Types of Service Dogs and Their Importance | Teen Ink

Types of Service Dogs and Their Importance

December 13, 2018
By Bethany28 BRONZE, Stoneboro, Pennsylvania
Bethany28 BRONZE, Stoneboro, Pennsylvania
4 articles 0 photos 2 comments

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No rain, no flowers.

Dogs may be cute and great pets, but they can have a greater meaning. Service dogs are used for those who need assistance due to disabilities. They can help those with anxiety, visual impairments, seizures and other physical and mental disabilities.

Service dogs first showed up in 1929, but they were only used for those who were blind, and they were only for the blind at that point. For many years, this was the only type of service animal available for those in America. Now, in 2018, service dogs are used for those with other physical and mental disabilities. There are different types of service dogs that help with all sorts of different things. For example, there are guide dogs who lead visually impaired individuals, hearing dogs for those with hearing impairments, seizure alert dogs that alert someone who is about to have a seizure, seizure response dogs to help someone with a seizure (not to get confused with seizure alert dogs), psychiatric service dogs for people with anxiety and issues of that sort, and autism support dogs who help those who are on the spectrum and have trouble connecting with others. There are more types of service dogs that do loads of great things for the individuals with them, but we will be focusing on these six types of service dogs.

Starting off, guide dogs are those who are visually impaired. These dogs are considered “mobility aids” because they help individuals to travel safely. These dogs can assist with perception and reality to one who is in use of the dog. These dogs can allow those with visual impairments with allowing them to move through crowds and around obstacles. They also can give the dog a verbal command like, “find the chair,” and the dog would guide the person to the chair. The owners can also tell the dog to take them to commonly visited landmarks, like a mailbox or a bus stop pole.

On the other side of things, there are hearing impaired individuals who have dogs that allow them to get around more easily. These dogs can alert someone when something is going on. For example, if there is a baby crying, the dog would guide the hearing impaired person to that noise. They can lead the person to a variety of noises, like doorbells, knocking or an alarm clock. Assistance dogs international states that “...hearing dogs are generally mixed breeds acquired from animal shelters and are small to medium in size. Prior to formal audio response training, the younger adoptees are raised and socialized by volunteer puppy raisers. Hearing Dogs are identified by leash and/or vest.”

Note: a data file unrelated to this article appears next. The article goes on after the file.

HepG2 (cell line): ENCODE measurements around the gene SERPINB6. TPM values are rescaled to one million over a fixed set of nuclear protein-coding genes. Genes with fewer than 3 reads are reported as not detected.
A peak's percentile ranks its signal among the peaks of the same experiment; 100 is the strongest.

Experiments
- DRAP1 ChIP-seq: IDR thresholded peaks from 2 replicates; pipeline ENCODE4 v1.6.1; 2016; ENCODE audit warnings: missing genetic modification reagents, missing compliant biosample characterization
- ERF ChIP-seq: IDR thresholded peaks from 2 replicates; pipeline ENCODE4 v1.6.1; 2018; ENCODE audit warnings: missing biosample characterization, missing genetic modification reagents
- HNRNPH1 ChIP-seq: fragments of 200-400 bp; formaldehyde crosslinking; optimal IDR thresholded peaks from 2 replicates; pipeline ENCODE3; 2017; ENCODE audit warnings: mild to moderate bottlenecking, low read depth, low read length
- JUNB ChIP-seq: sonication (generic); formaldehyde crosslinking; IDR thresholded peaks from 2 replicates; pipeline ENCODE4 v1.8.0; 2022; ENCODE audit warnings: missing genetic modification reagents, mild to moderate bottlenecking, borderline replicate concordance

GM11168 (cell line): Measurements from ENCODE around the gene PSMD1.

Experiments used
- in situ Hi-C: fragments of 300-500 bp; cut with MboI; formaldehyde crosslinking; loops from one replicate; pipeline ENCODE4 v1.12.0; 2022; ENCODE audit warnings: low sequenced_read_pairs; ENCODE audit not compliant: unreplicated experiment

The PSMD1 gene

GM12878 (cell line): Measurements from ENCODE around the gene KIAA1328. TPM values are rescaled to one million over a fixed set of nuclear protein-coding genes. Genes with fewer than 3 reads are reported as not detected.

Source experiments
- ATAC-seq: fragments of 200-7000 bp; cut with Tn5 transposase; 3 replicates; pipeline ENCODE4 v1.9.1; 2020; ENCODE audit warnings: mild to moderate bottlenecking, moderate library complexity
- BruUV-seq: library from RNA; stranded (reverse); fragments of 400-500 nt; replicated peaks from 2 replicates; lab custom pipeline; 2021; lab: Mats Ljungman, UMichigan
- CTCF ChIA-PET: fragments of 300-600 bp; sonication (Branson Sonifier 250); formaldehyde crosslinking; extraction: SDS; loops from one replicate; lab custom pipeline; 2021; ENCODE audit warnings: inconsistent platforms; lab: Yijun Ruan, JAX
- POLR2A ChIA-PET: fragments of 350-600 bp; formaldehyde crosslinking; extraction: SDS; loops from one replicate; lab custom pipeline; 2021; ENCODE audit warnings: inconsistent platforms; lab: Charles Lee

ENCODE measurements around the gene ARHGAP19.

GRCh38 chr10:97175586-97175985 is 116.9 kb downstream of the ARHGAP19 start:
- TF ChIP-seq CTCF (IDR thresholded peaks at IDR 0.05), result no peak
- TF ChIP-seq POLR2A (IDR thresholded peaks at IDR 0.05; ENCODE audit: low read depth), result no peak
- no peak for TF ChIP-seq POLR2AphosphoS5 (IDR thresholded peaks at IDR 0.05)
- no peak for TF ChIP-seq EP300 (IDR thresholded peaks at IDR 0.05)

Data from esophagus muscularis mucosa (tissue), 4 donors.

Along with this, there are seizure alert dogs and seizure response dogs. Although they may sound the same, there is a large difference. Seizure alert dogs are there to, you guessed it, alert the person who is about to have a seizure, while seizure response dogs help you with crucial help one may need once a seizure happens. They may not be able to alert one when a seizure will happen, but they would be able to assist one in the midst of a seizure. For example, they can lie down with someone having a seizure to prevent injury, put their body between the seizing person and the floor to break the fall. Seizure alert dogs only alert someone when they are going to have a seizure.

There are also psychiatric service dogs. Psychiatric service dogs are for those who suffer from mental issues. These dogs can calm someone during an anxiety attack. For example, if someone has a habit of pulling their hair during an anxiety attack, the dog would bat their hands away or lay on them for a sense of weight and comfort. They may also bring one medication or \water during an attack. All types of psychiatric dogs can stop one from hurting themselves in times of trouble. They can also lead the person to someone in a time of crisis. On the side of PTSD, Psychology Today states “...Veterans with PTSD can be hypervigilant in crowds, another command the dogs are taught is “cover.” This means they position themselves behind the veteran and will warn of approaching people–essentially, they are watching their back. The dogs are also trained to notice signs of anxiety and will comfort and calm the veterans if needed.” These types of dogs can help a large amount of people with mental disabilities.


Lastly, there are autism support dogs who work with those with autism. These dogs can help a child during an emotional meltdown. For example, they can lay across the persons lap to de-escalate the person’s anxiety. They can also calm one down from anxiety also. These dogs are much like the anxiety service dogs in the paragraph above. These dogs can help a child with autism communicate more and allow them to feel more secure and safe.


As you can see, these dogs can help. These dogs can mean so much to someone, and can mean something to everyone. Dig a little deeper and see what a dog can do for you.

The author's comments:

Dogs can be amazing companions, and they can mean a lot to certain people in different ways.

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